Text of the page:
Of course, the most obscene and glossed-over premise of the entire absurd episode is the school yard whine, “That’s not fair!” To wit: the author–not the philosophers–states, “So many disputes in our liberal democratic society hinge on the tension between inequality and fairness: between groups, between sexes, between individuals, and increasingly between families.” Inequality is accepted as a problem that must be fixed at all costs. Better to have an equal outcome of collective misery than worry that someone, somewhere is making a better life for himself and his family.  The abolition of liberty and individuality is small price to pay for the noble cause of making sure that everyone is kept equally miserable, equally envious, and equally shackled.   (Fun fact: inequality is greatest in progressive strongholds. Something about a plank in your own eye.)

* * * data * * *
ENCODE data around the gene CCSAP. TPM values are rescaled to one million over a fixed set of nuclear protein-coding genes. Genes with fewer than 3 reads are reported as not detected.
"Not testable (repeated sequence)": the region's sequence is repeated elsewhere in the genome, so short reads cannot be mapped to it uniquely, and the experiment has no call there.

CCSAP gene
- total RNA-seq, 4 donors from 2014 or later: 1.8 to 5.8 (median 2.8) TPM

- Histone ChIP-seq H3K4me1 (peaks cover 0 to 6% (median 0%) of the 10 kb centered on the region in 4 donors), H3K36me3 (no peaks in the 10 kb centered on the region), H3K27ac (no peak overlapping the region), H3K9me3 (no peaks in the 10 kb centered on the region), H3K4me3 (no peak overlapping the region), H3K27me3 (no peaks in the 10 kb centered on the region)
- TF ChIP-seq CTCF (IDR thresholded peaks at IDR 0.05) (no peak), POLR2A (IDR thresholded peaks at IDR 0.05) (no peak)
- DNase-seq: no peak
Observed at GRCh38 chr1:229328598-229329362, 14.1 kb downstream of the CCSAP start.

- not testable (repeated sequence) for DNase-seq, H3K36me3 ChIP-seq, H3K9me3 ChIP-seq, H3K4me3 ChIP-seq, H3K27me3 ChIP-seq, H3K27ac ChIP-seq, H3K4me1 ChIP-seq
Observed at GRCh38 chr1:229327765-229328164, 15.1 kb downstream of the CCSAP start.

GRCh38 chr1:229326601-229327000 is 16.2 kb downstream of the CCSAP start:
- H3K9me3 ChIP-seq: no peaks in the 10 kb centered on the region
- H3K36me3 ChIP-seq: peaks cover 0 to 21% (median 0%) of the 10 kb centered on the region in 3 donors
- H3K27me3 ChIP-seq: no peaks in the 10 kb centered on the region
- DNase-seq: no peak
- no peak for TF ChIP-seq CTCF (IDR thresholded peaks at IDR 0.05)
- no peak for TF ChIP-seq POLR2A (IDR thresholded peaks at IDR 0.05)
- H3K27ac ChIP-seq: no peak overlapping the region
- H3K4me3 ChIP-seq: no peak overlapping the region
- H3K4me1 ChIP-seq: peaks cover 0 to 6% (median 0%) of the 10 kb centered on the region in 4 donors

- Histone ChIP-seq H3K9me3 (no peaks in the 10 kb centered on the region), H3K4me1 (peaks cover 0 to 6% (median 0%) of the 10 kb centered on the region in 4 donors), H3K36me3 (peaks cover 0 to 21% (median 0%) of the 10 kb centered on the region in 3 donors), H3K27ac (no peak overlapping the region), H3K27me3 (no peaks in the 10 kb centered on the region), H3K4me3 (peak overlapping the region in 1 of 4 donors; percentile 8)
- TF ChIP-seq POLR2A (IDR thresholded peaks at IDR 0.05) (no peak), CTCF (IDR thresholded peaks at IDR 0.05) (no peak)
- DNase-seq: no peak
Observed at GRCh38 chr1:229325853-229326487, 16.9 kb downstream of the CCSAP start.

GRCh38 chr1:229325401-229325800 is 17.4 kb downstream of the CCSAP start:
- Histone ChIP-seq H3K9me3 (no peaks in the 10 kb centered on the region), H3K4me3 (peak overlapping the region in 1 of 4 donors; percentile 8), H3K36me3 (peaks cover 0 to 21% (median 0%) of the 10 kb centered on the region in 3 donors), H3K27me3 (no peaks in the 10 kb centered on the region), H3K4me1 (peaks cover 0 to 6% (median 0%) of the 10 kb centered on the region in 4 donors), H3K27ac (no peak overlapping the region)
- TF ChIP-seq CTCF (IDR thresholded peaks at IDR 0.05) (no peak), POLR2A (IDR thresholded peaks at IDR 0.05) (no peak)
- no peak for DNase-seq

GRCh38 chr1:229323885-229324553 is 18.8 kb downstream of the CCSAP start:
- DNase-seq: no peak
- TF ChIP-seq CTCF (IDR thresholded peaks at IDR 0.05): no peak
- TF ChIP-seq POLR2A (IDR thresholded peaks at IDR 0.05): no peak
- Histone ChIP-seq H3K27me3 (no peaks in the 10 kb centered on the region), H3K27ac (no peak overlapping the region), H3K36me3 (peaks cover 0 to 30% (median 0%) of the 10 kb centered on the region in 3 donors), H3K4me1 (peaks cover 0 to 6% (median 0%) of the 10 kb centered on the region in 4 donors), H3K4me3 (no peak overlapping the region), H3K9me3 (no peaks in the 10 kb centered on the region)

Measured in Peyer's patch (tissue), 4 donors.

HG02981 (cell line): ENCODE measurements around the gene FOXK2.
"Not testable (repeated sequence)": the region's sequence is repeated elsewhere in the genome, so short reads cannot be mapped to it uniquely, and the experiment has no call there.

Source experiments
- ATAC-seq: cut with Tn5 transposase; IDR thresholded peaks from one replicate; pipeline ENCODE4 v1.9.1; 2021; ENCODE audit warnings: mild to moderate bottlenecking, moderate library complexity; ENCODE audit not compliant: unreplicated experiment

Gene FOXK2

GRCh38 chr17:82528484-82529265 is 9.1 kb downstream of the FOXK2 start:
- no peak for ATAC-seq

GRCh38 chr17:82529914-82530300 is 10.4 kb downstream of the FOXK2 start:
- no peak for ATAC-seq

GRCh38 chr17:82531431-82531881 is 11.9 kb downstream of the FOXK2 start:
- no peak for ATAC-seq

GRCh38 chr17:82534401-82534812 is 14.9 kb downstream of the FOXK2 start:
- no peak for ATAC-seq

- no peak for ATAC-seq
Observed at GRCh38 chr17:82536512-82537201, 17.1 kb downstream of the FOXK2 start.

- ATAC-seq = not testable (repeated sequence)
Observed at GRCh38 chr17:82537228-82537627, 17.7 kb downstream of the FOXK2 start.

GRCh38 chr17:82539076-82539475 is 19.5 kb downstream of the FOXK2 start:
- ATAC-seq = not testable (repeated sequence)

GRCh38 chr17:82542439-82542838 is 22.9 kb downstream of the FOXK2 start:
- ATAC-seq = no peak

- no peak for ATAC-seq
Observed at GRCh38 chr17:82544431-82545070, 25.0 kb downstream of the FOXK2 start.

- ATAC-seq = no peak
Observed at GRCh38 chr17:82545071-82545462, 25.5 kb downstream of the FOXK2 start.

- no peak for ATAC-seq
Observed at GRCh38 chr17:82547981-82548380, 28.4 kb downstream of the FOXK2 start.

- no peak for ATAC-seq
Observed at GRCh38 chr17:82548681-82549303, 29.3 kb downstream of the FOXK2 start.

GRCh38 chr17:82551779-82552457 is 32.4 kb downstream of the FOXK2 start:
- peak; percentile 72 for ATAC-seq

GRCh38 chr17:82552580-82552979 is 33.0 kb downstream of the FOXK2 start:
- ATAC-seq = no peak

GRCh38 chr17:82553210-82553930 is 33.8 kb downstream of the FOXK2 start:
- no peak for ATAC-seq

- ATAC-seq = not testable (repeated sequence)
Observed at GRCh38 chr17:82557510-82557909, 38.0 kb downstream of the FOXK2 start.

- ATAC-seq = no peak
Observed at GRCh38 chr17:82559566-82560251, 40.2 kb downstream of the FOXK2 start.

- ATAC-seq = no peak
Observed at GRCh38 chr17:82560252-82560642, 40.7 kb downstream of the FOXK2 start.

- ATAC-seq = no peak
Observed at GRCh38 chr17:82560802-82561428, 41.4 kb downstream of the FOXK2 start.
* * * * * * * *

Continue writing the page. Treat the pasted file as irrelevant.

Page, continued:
For these sages*, Harrison Bergeron is not a cautionary tale, but a goal.


*I’d like you to appreciate how much self-editing was done on this post, with many colorful and fitting adjectives and nouns removed.